Health care mergers and acquisitions hit lowest level in years

Only 12 transactions were announced in Q1, the lowest recorded since tracking began in 2016

The number of health care-related mergers and acquisitions was at an all-time low in the first quarter of this year, according to Kaufman Hall’s Quarterly Mergers and Acquisitions Report.

Only 12 health care transactions were announced in the first quarter, the fewest in a first quarter since Kaufman Hall began tracking transactions in 2016. The lack of transactions is consistent with the low level of activity its experts have observed throughout the pandemic. There were 13 transactions in the first quarter of 2021, and 29 in 2020.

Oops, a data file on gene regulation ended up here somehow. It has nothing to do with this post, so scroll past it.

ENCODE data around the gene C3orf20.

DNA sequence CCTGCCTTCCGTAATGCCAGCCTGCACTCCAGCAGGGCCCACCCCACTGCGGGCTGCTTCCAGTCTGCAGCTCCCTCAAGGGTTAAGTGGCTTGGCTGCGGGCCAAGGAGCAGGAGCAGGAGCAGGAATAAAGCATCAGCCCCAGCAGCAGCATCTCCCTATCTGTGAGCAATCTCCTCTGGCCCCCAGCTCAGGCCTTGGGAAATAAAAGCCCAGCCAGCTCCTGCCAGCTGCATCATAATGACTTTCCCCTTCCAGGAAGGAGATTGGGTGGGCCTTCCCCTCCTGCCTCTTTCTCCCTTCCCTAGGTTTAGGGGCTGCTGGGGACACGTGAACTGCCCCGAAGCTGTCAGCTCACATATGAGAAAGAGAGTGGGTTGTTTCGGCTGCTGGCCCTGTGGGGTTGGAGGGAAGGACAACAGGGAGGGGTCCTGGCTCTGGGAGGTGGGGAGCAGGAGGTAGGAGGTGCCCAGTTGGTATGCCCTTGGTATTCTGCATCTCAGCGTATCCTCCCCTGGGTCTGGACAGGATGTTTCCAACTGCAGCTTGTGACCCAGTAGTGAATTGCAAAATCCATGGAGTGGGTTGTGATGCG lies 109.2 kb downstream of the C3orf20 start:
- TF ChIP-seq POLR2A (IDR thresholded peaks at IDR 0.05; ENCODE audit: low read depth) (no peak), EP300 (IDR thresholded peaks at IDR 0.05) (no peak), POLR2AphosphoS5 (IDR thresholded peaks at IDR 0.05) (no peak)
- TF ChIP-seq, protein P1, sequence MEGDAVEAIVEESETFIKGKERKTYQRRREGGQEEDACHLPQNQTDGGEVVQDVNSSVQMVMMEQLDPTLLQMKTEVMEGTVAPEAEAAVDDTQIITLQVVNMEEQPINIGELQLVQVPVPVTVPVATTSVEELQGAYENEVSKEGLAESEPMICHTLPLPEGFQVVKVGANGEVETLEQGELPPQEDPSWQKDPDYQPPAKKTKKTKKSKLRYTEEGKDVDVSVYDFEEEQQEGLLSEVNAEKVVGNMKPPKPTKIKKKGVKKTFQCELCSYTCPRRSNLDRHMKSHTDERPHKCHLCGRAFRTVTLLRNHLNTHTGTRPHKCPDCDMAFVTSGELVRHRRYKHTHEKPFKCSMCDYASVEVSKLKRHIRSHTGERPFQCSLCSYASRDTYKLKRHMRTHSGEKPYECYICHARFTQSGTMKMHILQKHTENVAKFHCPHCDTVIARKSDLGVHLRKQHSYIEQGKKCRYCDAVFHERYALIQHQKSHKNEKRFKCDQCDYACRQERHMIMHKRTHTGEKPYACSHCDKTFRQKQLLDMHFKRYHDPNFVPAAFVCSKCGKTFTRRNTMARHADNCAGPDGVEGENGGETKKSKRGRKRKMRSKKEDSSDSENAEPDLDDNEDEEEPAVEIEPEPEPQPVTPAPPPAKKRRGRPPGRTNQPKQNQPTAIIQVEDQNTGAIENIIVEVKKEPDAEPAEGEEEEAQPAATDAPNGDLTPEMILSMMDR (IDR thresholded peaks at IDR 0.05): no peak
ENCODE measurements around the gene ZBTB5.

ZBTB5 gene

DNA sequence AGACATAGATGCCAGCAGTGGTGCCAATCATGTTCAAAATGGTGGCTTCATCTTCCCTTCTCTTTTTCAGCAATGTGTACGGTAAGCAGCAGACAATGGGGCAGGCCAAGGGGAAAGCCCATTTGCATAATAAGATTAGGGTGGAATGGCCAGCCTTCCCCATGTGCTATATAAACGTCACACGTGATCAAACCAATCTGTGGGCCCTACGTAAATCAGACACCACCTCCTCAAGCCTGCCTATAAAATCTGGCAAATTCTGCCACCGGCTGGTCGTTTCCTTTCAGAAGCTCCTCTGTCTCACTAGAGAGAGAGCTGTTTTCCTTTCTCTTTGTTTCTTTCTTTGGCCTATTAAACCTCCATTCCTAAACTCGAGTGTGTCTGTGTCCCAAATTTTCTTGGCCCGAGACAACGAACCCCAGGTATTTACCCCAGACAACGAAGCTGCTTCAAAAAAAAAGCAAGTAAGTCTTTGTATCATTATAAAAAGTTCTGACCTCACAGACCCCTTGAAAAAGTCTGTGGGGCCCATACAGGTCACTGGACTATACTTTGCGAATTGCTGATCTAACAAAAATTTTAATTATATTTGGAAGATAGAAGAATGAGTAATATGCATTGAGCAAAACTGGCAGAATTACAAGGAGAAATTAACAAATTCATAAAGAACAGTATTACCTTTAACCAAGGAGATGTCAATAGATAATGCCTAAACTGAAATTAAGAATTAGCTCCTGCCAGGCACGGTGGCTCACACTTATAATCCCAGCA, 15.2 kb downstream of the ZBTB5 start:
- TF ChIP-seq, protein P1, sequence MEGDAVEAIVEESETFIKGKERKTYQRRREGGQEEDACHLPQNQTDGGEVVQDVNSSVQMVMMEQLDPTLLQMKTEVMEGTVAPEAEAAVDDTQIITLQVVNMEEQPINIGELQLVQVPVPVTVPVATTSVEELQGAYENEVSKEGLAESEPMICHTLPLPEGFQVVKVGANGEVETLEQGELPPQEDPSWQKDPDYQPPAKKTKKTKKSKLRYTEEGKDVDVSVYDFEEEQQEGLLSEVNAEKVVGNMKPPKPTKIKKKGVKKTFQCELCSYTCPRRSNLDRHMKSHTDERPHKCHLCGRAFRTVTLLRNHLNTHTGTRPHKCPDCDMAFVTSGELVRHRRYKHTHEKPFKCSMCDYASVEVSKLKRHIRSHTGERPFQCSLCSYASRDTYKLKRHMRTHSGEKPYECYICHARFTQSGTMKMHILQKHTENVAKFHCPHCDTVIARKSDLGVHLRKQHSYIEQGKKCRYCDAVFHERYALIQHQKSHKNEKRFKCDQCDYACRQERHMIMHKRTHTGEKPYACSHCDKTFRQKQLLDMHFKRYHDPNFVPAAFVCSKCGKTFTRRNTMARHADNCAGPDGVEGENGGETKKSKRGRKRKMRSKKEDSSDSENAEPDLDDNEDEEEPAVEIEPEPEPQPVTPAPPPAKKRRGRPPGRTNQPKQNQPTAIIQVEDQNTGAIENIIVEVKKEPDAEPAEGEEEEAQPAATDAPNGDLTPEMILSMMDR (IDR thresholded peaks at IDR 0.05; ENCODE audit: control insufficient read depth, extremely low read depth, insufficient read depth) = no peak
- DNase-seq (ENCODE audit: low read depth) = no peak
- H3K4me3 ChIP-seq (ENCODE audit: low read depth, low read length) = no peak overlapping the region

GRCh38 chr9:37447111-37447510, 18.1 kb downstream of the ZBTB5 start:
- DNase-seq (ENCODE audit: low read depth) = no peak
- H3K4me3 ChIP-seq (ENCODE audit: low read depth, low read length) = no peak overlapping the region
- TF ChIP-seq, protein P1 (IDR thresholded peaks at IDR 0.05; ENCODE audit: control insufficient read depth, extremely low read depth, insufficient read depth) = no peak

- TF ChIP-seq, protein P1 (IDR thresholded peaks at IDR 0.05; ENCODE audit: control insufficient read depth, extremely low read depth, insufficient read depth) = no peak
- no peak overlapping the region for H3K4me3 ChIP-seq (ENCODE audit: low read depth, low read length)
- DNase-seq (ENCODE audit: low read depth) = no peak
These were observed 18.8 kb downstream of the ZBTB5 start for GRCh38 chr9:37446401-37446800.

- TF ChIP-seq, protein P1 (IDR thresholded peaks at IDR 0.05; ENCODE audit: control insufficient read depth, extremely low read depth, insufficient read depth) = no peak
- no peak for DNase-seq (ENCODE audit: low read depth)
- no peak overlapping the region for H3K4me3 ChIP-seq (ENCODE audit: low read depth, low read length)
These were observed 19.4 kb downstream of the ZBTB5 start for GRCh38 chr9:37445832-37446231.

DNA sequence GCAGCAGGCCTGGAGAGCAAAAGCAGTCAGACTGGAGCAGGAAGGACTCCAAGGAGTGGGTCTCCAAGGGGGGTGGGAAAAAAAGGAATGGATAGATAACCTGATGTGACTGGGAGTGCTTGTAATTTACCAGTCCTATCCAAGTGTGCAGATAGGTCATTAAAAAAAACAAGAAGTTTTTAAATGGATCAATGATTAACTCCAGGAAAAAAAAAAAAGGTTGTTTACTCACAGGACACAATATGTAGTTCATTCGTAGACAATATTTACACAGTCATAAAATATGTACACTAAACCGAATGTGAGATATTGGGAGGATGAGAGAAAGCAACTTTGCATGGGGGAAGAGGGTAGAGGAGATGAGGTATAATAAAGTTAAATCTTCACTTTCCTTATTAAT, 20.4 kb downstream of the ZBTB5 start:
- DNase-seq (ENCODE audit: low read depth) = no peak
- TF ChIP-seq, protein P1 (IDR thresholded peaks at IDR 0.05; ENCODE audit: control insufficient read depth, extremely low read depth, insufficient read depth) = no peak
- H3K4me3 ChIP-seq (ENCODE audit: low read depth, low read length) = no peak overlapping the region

The deals that did get done were defined by smaller dollar figures, according to the report. There also were no “mega transactions” defined as one of the parties having revenue in excess of $1 billion annually, and four of the 12 transactions included parties whose average revenue was under $100 million.

Seven of the 12 transactions had for-profit sellers and only one transaction had a for-profit buyer.

National health plans continue to dive into the care delivery space—particularly home health care. UnitedHealthcare Group announced its plan to acquire home-based health operator LHC Group.

Kaufman Hall experts see this quarter’s low deal rate as an anomaly and expect health systems to ramp up their transaction rates for the rest of the year.